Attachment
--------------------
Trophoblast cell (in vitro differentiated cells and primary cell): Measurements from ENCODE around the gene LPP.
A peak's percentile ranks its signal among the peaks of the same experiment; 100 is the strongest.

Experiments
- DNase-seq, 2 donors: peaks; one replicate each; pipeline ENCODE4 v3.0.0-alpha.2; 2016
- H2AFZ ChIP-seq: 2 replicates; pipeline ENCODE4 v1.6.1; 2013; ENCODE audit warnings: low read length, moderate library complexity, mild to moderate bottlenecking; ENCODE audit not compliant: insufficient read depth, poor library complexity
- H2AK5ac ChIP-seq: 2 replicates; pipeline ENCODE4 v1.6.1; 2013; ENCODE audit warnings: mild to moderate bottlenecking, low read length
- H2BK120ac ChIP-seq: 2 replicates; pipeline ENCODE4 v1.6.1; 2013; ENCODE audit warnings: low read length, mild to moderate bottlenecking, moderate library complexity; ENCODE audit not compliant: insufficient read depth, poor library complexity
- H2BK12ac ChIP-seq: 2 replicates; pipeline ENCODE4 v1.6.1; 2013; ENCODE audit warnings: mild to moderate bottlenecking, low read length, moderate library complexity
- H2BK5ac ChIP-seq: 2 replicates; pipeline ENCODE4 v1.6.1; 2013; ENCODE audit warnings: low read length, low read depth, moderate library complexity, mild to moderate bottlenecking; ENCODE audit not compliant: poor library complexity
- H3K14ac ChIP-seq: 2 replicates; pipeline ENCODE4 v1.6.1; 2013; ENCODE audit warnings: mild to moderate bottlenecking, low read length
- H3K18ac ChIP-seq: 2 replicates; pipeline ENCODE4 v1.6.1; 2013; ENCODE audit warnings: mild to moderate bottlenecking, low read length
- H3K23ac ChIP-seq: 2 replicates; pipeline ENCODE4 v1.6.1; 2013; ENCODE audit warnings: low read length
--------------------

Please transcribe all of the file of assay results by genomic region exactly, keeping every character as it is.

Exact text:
Trophoblast cell (in vitro differentiated cells and primary cell): Measurements from ENCODE around the gene LPP.
A peak's percentile ranks its signal among the peaks of the same experiment; 100 is the strongest.

Experiments
- DNase-seq, 2 donors: peaks; one replicate each; pipeline ENCODE4 v3.0.0-alpha.2; 2016
- H2AFZ ChIP-seq: 2 replicates; pipeline ENCODE4 v1.6.1; 2013; ENCODE audit warnings: low read length, moderate library complexity, mild to moderate bottlenecking; ENCODE audit not compliant: insufficient read depth, poor library complexity
- H2AK5ac ChIP-seq: 2 replicates; pipeline ENCODE4 v1.6.1; 2013; ENCODE audit warnings: mild to moderate bottlenecking, low read length
- H2BK120ac ChIP-seq: 2 replicates; pipeline ENCODE4 v1.6.1; 2013; ENCODE audit warnings: low read length, mild to moderate bottlenecking, moderate library complexity; ENCODE audit not compliant: insufficient read depth, poor library complexity
- H2BK12ac ChIP-seq: 2 replicates; pipeline ENCODE4 v1.6.1; 2013; ENCODE audit warnings: mild to moderate bottlenecking, low read length, moderate library complexity
- H2BK5ac ChIP-seq: 2 replicates; pipeline ENCODE4 v1.6.1; 2013; ENCODE audit warnings: low read length, low read depth, moderate library complexity, mild to moderate bottlenecking; ENCODE audit not compliant: poor library complexity
- H3K14ac ChIP-seq: 2 replicates; pipeline ENCODE4 v1.6.1; 2013; ENCODE audit warnings: mild to moderate bottlenecking, low read length
- H3K18ac ChIP-seq: 2 replicates; pipeline ENCODE4 v1.6.1; 2013; ENCODE audit warnings: mild to moderate bottlenecking, low read length
- H3K23ac ChIP-seq: 2 replicates; pipeline ENCODE4 v1.6.1; 2013; ENCODE audit warnings: low read length